Under the new tax law, banks are allowed to deduct taxes for cross-border service suppliers on their earnings from Vietnam following Clause 27 of the Law on Tax Administration. That means banks are allowed to take taxes out of the bank accounts of companies which have been making transactions with overseas services suppliers, especially Facebook and Google.
In addition to the local authorised partners, the two tech titans also have dozens of thousands of advertisers who are mainly small- and medium-sized enterprises and individual online vendors. However, only authorised partners have been paying foreign contractor withholding tax for Facebook and Google at the rate of 5 per cent. According to a VIR source, there are dozens of authorised partners of Facebook and Google in Vietnam.
The source also revealed that the giants sign about 10 contracts annually with authorised companies with the value of VND200-300 million ($8,700-13,000) each. Calculated with the 5 per cent foreign contractor withholding tax rate, these firms pay about $4,350-6,500 a year in total.
According to Nguyen The Trung, chairman of local tech company DTT Group, every transaction Facebook and Google make in Vietnam are valuable. With global earnings of $55 billion with more than 2.4 billion users, earning about $15-20 from each user. Thus, in Vietnam, with its more than 60 million users, Facebook earned about $1 billion last year.
“Local tax supervision has yet to be extended to these transactions,” Trung told VIR. “Facebook only pays about one-tenth of the value that authorised partners bring to it in Vietnam, ignoring its tax obligations after thousands of other advertisers.”
The biggest problem is how to supervise the money flows between local individual advertisers and overseas suppliers. Accordingly, as they perform transactions via personal credit cards, the people did not have to pay any tax for the suppliers until now, resulting in great amounts of lost tax revenue for the state for years.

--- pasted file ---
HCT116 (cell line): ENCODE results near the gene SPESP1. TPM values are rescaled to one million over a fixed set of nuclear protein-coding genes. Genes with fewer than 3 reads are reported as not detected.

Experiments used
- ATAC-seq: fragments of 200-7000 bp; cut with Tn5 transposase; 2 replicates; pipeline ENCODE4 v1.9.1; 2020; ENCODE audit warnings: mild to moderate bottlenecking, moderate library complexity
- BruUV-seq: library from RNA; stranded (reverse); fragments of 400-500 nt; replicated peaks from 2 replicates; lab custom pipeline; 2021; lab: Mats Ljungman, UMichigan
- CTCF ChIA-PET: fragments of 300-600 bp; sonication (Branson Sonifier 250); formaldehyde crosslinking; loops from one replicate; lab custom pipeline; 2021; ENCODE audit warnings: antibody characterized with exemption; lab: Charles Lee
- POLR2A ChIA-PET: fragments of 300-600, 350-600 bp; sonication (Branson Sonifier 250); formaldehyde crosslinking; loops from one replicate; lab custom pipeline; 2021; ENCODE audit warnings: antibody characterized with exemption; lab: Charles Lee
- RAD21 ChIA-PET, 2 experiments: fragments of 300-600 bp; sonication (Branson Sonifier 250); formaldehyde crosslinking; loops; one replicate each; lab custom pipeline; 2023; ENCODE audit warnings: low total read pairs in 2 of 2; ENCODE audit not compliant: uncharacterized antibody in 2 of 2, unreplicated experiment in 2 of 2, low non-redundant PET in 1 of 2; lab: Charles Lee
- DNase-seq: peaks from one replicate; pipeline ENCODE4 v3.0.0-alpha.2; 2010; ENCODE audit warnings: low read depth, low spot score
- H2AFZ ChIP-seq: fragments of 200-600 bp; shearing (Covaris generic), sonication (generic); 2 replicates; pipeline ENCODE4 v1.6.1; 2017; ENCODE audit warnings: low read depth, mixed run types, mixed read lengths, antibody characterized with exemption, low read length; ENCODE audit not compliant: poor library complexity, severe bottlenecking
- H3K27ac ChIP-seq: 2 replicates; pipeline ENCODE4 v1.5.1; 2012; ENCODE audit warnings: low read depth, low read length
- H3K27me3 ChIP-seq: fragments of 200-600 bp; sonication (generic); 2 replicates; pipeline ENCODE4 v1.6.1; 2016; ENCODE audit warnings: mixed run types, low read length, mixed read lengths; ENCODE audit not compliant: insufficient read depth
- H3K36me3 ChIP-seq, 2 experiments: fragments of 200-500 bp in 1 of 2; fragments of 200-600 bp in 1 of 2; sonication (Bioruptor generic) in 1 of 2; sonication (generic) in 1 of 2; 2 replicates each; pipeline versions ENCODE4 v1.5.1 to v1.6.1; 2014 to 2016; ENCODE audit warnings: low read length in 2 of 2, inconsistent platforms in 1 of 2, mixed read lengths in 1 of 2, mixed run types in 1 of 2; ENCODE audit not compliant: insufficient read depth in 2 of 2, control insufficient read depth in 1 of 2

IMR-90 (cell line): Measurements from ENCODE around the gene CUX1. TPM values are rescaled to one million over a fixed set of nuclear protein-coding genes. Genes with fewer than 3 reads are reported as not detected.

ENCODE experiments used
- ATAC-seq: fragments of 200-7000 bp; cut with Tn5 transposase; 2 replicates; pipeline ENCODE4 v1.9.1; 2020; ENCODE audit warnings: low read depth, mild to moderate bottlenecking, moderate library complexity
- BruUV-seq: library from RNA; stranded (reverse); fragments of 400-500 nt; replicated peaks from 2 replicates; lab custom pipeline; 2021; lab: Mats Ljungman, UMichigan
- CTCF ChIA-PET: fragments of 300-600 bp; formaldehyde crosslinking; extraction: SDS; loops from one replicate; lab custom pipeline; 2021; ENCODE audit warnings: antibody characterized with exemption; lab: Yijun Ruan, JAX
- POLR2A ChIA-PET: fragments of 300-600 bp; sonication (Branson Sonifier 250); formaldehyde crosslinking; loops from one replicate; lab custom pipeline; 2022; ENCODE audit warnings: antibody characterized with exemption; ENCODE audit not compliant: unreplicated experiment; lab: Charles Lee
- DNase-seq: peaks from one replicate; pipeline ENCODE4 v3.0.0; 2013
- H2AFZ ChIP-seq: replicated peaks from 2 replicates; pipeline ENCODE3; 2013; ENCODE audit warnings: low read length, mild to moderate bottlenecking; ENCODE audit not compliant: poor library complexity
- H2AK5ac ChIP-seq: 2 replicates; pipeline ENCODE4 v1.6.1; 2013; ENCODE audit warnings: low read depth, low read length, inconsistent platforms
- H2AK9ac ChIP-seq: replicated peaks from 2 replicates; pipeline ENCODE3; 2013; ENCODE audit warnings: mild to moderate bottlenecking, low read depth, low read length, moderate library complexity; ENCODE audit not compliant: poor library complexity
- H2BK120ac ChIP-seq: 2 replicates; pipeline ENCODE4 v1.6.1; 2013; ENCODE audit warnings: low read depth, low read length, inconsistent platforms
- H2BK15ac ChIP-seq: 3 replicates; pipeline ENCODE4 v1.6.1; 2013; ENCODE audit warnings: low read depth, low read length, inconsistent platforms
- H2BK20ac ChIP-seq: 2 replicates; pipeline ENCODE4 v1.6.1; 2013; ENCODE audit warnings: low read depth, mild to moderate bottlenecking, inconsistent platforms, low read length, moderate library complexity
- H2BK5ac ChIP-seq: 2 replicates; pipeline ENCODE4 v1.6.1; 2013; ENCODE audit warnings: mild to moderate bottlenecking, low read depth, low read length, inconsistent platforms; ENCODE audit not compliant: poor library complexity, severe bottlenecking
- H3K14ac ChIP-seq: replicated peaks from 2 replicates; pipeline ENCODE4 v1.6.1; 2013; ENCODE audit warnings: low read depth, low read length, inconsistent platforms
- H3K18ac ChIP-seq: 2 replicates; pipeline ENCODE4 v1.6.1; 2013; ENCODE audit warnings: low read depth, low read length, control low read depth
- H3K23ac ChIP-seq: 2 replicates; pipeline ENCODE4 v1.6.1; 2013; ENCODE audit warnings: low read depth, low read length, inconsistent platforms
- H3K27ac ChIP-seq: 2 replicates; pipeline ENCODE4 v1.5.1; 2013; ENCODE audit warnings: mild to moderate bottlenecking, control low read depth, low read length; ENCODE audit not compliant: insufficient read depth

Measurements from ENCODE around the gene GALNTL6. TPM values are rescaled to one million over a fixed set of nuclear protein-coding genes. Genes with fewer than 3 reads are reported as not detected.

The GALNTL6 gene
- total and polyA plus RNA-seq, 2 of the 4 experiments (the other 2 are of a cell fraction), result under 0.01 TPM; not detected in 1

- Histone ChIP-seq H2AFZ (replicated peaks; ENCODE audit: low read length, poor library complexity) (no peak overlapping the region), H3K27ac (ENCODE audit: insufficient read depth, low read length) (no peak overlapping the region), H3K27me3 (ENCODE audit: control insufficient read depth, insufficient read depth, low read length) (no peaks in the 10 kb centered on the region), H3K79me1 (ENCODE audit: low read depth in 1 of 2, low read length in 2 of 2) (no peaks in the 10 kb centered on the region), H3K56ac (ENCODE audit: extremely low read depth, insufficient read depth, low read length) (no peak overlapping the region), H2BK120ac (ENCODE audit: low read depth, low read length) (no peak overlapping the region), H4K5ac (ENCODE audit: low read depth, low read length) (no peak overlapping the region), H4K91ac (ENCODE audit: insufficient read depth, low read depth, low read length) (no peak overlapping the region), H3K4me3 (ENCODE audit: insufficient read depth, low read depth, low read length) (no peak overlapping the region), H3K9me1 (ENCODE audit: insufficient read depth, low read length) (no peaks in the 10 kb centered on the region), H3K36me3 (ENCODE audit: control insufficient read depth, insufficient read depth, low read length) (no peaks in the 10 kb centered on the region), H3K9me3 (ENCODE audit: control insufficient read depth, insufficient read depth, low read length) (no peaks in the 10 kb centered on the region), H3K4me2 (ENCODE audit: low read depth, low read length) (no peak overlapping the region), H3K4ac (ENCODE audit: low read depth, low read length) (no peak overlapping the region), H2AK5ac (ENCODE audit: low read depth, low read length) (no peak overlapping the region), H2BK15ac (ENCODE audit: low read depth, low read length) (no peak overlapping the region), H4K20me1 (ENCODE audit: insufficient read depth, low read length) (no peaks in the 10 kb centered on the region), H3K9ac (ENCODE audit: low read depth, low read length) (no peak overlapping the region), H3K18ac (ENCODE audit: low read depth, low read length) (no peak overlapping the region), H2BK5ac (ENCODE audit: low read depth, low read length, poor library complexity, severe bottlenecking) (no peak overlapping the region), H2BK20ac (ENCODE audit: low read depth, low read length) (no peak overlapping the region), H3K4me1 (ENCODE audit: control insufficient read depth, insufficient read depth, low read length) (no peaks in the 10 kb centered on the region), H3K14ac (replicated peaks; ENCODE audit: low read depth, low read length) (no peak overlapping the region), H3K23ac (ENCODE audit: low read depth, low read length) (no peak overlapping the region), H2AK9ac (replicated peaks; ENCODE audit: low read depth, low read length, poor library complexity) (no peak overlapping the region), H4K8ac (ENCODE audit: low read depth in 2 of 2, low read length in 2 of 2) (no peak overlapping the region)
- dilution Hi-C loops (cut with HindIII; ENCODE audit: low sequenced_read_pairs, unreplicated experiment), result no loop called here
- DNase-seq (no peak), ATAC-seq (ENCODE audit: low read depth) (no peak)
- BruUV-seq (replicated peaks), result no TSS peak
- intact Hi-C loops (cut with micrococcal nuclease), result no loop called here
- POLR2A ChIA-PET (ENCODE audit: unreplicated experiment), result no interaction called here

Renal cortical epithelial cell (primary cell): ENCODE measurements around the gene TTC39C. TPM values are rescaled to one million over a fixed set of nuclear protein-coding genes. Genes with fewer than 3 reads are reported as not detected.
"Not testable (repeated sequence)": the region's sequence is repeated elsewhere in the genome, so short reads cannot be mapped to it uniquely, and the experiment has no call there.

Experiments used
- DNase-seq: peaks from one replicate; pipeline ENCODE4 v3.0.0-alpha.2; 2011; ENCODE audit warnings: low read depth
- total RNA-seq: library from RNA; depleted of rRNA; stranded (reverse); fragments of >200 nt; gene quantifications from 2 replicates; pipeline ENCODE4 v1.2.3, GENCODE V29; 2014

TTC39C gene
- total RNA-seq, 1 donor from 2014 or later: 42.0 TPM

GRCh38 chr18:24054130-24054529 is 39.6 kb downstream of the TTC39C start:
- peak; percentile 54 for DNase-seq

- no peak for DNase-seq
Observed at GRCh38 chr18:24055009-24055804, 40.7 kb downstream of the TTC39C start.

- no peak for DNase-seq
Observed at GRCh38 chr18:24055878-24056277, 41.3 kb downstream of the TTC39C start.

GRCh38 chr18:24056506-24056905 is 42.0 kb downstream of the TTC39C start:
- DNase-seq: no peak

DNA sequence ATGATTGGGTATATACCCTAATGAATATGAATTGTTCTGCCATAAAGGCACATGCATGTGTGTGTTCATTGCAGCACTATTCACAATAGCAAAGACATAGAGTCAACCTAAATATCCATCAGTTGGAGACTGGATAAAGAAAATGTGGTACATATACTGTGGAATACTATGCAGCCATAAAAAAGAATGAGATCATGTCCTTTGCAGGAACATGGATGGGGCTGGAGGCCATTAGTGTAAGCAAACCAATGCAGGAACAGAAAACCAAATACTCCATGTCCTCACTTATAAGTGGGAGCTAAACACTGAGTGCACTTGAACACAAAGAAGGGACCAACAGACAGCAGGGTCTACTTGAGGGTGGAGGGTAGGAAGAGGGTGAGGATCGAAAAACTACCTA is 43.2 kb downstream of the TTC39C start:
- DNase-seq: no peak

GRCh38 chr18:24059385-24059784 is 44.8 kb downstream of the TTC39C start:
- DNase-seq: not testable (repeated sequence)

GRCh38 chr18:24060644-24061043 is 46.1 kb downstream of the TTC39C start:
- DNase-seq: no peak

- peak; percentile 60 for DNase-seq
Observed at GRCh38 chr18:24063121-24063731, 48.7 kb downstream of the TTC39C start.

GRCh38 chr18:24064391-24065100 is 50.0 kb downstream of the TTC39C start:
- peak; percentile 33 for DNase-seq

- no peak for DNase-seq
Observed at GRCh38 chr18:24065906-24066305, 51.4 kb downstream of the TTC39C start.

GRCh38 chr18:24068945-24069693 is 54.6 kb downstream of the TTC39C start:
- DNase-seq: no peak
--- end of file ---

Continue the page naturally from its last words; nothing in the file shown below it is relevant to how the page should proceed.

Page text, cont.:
With the fresh legislative changes, banks will soon be able to check individuals’ bank accounts and deduct taxes from them.
According to market research company ANTS, Facebook and Google currently occupy about 70 per cent of the local advertising market and the proportion is forecast to keep growing in the years ahead. Therefore, to force giants to fulfil their tax duties in Vietnam, the new tax law is necessary.
Article 42 of the new Law on Tax Administration outlines that all cross-border businesses that have earned money from Vietnam have to register a tax account, declare tax, and pay tax.
This means overseas cross-border service suppliers will have to perform their tax obligations directly or by authorising a third party even if they have no representative office in the nation.
The General Department of Taxation is planning to publish the tax codes of all companies on its official website. Once they neglect their tax duty, the authority will automatically deduct the arrears from the bank accounts of partners transferring money to them.
Currently, tax authorities, the State Bank of Vietnam, and other commercial banks have been finishing the draft on standards, conditions, and guidelines for deducting activities compliant with regulations.
Vietnam Investment Review